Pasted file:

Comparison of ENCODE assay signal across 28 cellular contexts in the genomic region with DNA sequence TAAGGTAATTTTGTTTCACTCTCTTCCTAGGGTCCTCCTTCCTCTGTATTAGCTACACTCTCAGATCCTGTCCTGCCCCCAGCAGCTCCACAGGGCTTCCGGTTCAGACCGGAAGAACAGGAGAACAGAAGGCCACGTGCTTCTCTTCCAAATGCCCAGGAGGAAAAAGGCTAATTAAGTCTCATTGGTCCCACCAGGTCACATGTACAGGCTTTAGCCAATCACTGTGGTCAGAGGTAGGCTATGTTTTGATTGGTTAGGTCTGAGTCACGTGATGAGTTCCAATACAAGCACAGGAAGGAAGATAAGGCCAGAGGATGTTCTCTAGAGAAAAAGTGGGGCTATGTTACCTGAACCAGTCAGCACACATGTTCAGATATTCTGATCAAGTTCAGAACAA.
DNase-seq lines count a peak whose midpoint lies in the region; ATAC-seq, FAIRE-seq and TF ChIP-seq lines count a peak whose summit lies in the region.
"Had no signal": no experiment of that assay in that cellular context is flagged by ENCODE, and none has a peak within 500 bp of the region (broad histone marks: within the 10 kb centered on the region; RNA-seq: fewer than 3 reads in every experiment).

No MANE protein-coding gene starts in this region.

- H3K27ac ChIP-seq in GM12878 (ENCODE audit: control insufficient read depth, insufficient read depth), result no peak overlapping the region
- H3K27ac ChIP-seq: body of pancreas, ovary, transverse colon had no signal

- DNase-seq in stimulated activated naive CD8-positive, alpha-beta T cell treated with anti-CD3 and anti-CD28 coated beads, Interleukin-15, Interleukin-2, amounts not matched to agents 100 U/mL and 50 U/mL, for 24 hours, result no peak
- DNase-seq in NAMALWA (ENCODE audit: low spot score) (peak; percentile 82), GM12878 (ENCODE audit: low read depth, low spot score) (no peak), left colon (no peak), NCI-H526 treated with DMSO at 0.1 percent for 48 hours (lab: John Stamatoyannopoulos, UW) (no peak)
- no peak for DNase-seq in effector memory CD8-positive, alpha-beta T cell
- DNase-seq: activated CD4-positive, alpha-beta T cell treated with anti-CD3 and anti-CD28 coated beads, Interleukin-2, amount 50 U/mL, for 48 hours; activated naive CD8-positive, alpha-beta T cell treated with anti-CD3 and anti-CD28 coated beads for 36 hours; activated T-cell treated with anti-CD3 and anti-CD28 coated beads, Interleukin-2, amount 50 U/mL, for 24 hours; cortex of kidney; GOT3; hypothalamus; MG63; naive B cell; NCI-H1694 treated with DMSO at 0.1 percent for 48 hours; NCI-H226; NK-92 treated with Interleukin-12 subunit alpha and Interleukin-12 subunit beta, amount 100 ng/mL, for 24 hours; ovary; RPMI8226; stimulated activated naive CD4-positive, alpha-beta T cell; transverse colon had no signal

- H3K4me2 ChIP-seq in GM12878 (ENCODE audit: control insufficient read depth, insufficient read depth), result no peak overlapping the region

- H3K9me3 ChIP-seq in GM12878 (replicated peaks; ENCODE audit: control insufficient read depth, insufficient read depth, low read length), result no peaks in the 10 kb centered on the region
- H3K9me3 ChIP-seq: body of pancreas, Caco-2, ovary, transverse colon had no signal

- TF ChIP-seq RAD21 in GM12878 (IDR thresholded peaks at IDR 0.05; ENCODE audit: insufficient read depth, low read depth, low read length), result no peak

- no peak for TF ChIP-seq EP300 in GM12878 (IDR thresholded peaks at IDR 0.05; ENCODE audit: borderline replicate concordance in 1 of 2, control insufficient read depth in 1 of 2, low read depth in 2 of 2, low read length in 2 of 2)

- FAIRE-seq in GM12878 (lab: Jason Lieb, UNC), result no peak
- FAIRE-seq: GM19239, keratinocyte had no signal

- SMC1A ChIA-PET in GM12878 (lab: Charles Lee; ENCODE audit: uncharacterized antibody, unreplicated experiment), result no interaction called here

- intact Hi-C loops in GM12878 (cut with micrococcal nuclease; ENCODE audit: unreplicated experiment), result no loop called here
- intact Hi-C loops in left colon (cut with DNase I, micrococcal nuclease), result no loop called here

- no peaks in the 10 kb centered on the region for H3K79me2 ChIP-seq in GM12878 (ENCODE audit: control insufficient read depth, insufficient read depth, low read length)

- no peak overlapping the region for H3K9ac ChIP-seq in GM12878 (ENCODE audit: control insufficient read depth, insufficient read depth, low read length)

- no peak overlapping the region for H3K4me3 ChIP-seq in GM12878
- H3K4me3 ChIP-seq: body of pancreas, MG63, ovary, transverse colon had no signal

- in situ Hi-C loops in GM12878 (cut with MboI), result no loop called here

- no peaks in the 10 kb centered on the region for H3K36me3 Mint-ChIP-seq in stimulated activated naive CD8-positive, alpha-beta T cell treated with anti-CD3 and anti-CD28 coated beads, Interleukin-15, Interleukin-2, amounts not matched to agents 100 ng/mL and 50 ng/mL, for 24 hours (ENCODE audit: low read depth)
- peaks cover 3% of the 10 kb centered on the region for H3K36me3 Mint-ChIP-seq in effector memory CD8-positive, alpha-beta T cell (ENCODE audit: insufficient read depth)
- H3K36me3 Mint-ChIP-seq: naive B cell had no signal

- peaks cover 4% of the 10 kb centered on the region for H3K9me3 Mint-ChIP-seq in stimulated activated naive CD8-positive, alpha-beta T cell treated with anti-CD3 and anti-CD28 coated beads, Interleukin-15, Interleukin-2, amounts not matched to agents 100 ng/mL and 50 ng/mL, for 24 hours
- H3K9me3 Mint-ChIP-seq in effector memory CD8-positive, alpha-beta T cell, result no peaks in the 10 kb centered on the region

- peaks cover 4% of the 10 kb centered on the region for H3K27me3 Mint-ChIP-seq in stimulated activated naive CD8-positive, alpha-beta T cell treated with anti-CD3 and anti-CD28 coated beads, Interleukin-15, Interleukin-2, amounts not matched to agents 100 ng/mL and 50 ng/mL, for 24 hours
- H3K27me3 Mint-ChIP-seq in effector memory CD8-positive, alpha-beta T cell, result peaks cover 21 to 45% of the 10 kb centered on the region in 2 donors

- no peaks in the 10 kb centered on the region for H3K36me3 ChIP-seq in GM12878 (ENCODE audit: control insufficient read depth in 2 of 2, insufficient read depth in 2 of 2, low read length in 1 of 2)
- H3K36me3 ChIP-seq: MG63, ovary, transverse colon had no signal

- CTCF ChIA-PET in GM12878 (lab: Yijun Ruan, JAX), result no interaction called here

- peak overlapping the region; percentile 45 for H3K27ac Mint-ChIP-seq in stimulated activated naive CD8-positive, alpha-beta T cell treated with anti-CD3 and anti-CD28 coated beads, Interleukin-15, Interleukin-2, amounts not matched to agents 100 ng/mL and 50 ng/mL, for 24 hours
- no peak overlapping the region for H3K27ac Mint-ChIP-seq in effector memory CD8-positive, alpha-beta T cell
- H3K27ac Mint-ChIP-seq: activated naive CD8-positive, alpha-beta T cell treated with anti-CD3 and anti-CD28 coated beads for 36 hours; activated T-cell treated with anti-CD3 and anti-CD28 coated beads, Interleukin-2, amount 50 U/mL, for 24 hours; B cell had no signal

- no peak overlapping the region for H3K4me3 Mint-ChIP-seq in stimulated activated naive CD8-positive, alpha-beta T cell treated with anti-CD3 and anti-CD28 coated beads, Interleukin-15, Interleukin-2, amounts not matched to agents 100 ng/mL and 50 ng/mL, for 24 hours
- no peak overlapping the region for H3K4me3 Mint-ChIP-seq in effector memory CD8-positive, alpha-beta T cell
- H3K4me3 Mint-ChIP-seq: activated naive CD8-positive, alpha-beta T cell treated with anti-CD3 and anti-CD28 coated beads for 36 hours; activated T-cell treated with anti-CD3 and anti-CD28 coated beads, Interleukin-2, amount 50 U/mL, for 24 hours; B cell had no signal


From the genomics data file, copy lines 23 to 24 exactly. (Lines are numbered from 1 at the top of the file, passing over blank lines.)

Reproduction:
- no peak overlapping the region for H3K4me3 ChIP-seq in GM12878
- H3K4me3 ChIP-seq: body of pancreas, MG63, ovary, transverse colon had no signal